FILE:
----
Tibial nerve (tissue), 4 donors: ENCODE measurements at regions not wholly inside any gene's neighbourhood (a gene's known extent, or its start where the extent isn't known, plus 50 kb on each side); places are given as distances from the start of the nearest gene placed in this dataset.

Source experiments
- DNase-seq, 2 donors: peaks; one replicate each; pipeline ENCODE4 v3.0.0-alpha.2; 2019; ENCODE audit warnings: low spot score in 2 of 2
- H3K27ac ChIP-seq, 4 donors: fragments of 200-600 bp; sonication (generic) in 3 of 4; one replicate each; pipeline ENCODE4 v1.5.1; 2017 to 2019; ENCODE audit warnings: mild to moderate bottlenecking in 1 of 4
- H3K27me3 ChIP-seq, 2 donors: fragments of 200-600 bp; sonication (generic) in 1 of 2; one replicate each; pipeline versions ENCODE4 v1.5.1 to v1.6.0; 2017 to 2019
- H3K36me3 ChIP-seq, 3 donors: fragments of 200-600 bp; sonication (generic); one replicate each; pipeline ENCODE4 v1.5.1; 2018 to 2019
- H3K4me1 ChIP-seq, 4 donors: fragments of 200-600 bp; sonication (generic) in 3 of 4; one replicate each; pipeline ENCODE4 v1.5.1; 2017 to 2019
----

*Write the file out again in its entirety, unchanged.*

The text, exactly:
Tibial nerve (tissue), 4 donors: ENCODE measurements at regions not wholly inside any gene's neighbourhood (a gene's known extent, or its start where the extent isn't known, plus 50 kb on each side); places are given as distances from the start of the nearest gene placed in this dataset.

Source experiments
- DNase-seq, 2 donors: peaks; one replicate each; pipeline ENCODE4 v3.0.0-alpha.2; 2019; ENCODE audit warnings: low spot score in 2 of 2
- H3K27ac ChIP-seq, 4 donors: fragments of 200-600 bp; sonication (generic) in 3 of 4; one replicate each; pipeline ENCODE4 v1.5.1; 2017 to 2019; ENCODE audit warnings: mild to moderate bottlenecking in 1 of 4
- H3K27me3 ChIP-seq, 2 donors: fragments of 200-600 bp; sonication (generic) in 1 of 2; one replicate each; pipeline versions ENCODE4 v1.5.1 to v1.6.0; 2017 to 2019
- H3K36me3 ChIP-seq, 3 donors: fragments of 200-600 bp; sonication (generic); one replicate each; pipeline ENCODE4 v1.5.1; 2018 to 2019
- H3K4me1 ChIP-seq, 4 donors: fragments of 200-600 bp; sonication (generic) in 3 of 4; one replicate each; pipeline ENCODE4 v1.5.1; 2017 to 2019